By Samuel M. Hickey
Iran and the International Atomic Energy Agency (IAEA) have agreed to adopt a “practical and pragmatic approach” to resolving outstanding safeguards issues and thus bring Iran back into compliance with its nuclear verification commitments, IAEA Director-General Rafael Mariano Grossi said following a trip to Tehran on March 5.
The two sides issued a statement outlining a series of steps that will guide Iranian-IAEA cooperation on safeguards disputes at three undeclared locations in Iran.
Although this arrangement is separate from diplomatic efforts by China, France, Germany, Russia, the United Kingdom, the United States and Iran to revive the 2015 nuclear deal, formally known as the Joint Comprehensive Plan of Action (JCPOA), the fate of the JCPOA is closely tied to Iran’s cooperation with the IAEA.
As a consequence of the Trump administration’s decision to withdraw from the nuclear deal in May 2018, Iran began to reduce its compliance with the JCPOA one year later. It eventually ceased implementing the additional protocol to its safeguards agreement, which provides extra tools so the IAEA can verify the peaceful use of nuclear materials, and a special monitoring arrangement that was intended to ensure that the IAEA maintained continuity of knowledge about Iran’s nuclear activities.
The IAEA is currently “flying blind” about the details of Iran’s activities at the three sites because it is unable to retrieve surveillance data being stored on the agency’s cameras. The IAEA’s ability to retrieve this data and reconstitute a full picture of Iran’s nuclear program is likely also contingent on the revival of the JCPOA. (See ACT, January/February 2022.)
The safeguards dispute pertains to pre-2003 nuclear activities, when Tehran had a nuclear weapons program. The IAEA concluded its investigation into these activities in 2015, but is obligated to follow up on evidence that points to undeclared nuclear materials and activities that Iran should have disclosed under its safeguards agreement. The IAEA is seeking information and clarification about the presence of undeclared uranium.
Initially, there were four undisclosed locations of concern in Iran. The IAEA recently concluded its investigation into the second of the four locations where natural uranium in the form of a metal disc may have been present, conducting verification activities at the site called Jabr Ibn Hayan Laboratories. Although the agency could not identify the disc, it also could “not exclude that the disc had been melted, re-cast and may now be part of the declared nuclear material inventory” at the laboratory. While explaining the decision at a press conference, Grossi said, “[W]e do not have enough questions that could sustain a process.” The agency is expected to reopen the case if it receives new information.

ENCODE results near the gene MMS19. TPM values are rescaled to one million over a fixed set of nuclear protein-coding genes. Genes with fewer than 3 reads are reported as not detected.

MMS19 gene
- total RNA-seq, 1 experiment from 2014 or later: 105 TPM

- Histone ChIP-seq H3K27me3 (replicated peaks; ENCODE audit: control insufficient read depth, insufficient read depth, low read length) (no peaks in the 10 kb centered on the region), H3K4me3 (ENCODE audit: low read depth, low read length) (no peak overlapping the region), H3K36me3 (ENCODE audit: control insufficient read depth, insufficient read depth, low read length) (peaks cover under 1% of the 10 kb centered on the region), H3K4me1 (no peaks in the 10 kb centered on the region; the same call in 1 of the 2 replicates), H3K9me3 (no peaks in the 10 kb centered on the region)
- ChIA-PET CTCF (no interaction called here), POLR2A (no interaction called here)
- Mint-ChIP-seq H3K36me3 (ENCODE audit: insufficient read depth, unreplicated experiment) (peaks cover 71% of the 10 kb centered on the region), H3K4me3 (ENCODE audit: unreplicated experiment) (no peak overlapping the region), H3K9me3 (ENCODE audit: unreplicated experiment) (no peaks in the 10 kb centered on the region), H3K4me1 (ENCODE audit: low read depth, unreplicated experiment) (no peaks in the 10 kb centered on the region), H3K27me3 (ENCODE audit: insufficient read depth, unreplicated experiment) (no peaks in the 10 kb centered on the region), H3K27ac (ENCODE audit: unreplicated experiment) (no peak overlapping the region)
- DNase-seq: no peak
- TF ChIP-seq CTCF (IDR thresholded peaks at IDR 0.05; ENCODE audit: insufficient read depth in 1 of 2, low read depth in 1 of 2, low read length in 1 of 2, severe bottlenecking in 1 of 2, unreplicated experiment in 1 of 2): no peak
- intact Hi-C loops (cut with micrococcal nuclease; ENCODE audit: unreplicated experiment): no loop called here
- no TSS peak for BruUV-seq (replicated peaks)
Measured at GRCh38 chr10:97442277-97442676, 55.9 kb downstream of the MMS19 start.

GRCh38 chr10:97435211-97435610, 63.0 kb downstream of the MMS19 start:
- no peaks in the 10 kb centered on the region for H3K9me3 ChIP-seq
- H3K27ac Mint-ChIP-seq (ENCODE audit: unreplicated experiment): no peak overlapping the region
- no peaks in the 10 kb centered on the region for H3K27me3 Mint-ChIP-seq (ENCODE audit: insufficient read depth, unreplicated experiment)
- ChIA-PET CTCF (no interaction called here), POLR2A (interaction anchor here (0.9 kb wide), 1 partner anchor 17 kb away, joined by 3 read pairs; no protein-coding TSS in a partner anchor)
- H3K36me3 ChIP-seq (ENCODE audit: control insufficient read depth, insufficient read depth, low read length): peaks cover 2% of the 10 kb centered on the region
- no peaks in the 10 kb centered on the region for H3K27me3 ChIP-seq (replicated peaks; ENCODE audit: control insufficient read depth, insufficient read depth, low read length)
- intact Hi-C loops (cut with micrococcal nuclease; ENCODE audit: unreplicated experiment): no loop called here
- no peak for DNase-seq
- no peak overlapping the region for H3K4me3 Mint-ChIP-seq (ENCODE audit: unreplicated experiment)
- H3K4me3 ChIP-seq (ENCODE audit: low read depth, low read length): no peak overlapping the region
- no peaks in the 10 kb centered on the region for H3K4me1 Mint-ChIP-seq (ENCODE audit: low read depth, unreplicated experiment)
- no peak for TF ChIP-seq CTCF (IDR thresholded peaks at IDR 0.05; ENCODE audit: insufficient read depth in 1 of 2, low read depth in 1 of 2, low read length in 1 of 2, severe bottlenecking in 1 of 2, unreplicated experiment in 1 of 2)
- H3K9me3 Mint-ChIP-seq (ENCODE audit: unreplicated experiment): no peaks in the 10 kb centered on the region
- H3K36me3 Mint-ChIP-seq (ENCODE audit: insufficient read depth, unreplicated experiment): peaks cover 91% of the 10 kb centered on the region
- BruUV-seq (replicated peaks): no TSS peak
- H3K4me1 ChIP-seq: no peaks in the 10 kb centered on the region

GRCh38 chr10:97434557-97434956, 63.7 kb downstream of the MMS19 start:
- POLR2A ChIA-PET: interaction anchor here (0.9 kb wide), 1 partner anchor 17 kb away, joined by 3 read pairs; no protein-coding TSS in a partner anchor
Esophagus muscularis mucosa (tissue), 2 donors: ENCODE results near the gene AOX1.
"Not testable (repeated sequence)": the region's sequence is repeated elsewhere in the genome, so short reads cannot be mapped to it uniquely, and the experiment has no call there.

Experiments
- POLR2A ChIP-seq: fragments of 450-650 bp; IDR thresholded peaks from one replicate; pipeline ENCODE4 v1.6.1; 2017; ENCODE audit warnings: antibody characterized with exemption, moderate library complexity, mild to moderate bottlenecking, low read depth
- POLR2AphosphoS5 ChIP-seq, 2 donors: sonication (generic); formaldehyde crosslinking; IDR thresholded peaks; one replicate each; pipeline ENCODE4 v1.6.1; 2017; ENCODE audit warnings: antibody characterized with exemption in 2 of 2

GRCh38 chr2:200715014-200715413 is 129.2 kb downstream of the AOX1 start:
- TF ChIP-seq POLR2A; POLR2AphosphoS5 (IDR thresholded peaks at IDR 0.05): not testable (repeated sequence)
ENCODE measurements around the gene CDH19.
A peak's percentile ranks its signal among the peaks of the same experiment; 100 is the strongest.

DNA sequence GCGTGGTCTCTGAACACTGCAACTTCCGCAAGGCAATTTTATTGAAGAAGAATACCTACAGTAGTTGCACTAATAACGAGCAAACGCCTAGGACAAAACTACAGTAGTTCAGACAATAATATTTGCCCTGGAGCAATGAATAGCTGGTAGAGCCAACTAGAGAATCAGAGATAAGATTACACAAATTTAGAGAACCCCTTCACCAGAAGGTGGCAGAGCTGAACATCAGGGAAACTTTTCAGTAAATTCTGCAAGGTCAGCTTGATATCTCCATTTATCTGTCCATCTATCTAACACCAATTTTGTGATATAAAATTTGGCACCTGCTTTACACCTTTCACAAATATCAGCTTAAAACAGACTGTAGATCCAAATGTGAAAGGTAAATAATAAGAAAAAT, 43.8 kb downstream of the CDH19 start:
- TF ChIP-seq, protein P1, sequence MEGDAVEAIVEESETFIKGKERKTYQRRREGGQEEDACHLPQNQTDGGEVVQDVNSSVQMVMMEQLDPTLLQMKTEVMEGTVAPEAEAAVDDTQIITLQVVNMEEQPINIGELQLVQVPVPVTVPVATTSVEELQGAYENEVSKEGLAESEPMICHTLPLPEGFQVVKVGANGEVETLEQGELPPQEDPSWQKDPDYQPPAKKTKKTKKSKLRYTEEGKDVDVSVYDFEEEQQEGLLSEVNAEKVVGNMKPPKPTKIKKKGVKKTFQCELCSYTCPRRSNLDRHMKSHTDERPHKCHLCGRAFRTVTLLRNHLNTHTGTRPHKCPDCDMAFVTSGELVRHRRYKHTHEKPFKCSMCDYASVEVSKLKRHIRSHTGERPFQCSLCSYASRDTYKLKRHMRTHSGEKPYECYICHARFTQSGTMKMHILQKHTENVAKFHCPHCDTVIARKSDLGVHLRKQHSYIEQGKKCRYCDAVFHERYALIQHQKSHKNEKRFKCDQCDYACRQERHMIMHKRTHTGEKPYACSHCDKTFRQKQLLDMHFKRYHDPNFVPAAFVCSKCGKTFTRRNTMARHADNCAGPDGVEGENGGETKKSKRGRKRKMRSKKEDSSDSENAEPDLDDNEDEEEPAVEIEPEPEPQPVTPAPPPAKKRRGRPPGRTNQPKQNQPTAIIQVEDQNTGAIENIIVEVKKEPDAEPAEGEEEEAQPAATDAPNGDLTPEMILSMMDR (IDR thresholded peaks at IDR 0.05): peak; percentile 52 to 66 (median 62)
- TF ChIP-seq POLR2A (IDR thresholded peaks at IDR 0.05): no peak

To clarify the remaining issues, the joint statement of the IAEA and the Atomic Energy Organization of Iran (AEOI) details a timeline of cooperation. Under that, by March 20, 2022, Iran was to provide written explanations to questions raised by the IAEA related to the three locations. Within two weeks of that happening, the IAEA will submit to the AEOI any questions on the received information; one week later, the IAEA and AEOI will meet in Tehran to discuss any remaining questions.
At that time, separate meetings will be held to consider each disputed Iranian location. Finally, Grossi will aim to report his conclusion to the IAEA Board of Governors meeting in June.
Although experts saw this agreement as a positive step, they said it is still possible that any lingering queries about the safeguards disputes could affect implementation of a revived JCPOA. Also, if the IAEA is not satisfied, then the other participants in the nuclear negotiations may have similar hesitations about implementing that deal.
Grossi said political pressure is not driving a solution. "We have to be left alone in our professional work and we will determine with the experts at the safeguards department," he said on March 5.